Description: TOUGH2 is a new and improved version of TOUGH. TOUGH2 offers added capabilities and user features, including the flexibility to handle different fluid mixtures (water, water with tracer; water, CO2; water, air; water, air, with vapor pressure lowering and water, hydrogen), facilities for processing of geometric data (computational grids), and an internal version control system to ensure referenceability of code applications. TOUGH2 is a multi-dimensional numerical model for simulating the coupled transport of water, vapor, air, and heat in porous and fractured media. The program provides options for specifying injection or withdrawal of heat and fluids. Although primarily designed for studies of high-level nuclear waste isolation in partially saturated geological media, it should also be useful for a wider range of problems in heat and moisture transfer, and in the drying of porous materials. For example, geothermal reservoir simulation problems can be handled simply by setting the air mass function equal to zero on input. The TOUGH2 simulator was developed for problems involving strongly heat-driven flow. To describe these phenomena a multi-phase approach to fluid and heat flow is used, which fully accounts for the movement of gaseous and liquid phases, their transport of latent and sensible heat, and phase transitions between liquid and vapor. TOUGH2 takes account of fluid flow in both liquid and gaseous phases occurring under pressure, viscous, and gravity forces according to Darcy`s law. Interference between the phases is represented by means of relative permeability functions. The code handles binary, but not Knudsen, diffusion in the gas phase and capillary and phase adsorption effects for the liquid phase. Heat transport occurs by means of conduction with thermal conductivity dependent on water saturation, convection, and binary diffusion, which includes both sensible and latent heat.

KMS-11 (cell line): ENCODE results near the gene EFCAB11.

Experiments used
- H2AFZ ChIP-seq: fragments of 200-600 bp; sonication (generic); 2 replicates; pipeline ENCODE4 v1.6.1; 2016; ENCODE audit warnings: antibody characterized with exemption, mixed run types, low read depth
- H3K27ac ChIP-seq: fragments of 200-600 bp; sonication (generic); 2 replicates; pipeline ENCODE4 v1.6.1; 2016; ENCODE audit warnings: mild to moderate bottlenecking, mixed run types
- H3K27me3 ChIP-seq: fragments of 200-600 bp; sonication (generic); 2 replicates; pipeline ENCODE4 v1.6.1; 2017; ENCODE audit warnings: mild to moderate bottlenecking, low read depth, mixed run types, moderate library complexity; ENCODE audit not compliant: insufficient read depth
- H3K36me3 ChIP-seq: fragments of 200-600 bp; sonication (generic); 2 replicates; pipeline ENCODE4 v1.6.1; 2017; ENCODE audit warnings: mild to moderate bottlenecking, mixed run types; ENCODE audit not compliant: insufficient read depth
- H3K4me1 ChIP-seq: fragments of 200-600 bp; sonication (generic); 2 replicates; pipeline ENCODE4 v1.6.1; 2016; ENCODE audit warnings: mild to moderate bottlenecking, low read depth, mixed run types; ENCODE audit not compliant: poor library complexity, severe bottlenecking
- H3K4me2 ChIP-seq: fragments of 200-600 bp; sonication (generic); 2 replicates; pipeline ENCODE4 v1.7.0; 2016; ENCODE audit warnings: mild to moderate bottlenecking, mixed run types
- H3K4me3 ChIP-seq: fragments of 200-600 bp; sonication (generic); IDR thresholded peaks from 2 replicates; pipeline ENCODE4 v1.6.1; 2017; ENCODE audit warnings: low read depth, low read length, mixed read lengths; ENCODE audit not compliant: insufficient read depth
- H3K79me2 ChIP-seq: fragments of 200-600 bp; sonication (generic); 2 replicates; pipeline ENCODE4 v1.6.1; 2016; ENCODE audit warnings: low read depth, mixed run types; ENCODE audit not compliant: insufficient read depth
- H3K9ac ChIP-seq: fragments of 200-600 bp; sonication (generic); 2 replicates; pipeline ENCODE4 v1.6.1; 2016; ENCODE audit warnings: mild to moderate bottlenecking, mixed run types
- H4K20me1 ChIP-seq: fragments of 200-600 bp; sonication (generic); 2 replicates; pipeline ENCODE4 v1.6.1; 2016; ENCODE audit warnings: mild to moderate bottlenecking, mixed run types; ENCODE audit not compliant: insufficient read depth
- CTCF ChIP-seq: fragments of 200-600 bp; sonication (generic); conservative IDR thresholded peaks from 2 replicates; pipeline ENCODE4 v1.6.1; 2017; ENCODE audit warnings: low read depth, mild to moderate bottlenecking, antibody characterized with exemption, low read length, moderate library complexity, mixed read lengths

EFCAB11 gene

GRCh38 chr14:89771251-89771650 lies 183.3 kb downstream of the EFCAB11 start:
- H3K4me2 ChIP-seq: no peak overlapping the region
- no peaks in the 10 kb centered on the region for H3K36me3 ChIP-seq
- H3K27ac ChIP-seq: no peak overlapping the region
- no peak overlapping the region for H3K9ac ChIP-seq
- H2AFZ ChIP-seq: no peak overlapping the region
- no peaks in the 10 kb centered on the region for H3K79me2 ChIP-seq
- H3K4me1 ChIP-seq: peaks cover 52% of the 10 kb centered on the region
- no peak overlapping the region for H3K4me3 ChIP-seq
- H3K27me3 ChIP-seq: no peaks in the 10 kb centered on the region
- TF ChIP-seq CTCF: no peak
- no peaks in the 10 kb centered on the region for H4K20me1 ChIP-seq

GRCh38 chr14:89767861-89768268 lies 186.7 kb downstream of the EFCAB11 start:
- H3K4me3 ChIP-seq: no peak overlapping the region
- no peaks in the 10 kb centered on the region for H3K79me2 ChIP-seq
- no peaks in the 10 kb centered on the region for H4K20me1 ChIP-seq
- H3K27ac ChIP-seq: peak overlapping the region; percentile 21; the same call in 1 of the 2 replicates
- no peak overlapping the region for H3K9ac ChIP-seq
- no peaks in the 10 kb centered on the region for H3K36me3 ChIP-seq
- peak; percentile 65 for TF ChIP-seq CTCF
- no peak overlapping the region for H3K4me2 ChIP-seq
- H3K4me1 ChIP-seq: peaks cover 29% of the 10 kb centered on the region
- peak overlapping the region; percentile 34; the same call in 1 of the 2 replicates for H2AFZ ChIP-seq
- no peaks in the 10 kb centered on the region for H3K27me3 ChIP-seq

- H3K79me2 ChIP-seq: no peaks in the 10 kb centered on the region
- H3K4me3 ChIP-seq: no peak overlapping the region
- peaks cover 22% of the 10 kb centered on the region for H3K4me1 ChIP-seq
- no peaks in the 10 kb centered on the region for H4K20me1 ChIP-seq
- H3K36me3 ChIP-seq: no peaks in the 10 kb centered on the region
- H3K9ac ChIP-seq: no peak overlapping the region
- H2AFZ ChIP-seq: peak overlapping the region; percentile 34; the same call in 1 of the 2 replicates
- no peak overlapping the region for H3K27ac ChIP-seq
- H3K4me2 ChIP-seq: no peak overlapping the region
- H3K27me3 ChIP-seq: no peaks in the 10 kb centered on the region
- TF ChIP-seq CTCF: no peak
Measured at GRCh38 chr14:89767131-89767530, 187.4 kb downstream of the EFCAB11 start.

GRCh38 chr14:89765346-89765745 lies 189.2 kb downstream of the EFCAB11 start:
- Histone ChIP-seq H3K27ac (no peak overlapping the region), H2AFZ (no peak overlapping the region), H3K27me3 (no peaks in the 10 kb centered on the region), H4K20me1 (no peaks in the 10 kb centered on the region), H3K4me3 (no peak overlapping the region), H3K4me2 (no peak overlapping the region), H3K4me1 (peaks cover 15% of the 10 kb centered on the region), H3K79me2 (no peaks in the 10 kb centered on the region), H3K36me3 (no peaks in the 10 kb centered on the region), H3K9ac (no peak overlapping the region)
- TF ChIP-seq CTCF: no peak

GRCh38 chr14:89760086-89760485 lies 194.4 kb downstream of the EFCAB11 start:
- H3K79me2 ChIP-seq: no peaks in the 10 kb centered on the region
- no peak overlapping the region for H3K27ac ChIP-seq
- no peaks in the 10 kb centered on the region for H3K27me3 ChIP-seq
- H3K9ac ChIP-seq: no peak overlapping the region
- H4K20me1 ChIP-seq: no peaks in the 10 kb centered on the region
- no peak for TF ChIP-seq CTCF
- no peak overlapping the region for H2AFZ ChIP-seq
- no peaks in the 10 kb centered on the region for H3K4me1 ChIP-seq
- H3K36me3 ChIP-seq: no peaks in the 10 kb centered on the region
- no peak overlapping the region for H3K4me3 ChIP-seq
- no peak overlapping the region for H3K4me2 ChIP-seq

Date: May 1, 1991
Creator: Pruess, K.
Partner: UNT Libraries Government Documents Department

Heat pipe effects in nuclear waste isolation: a review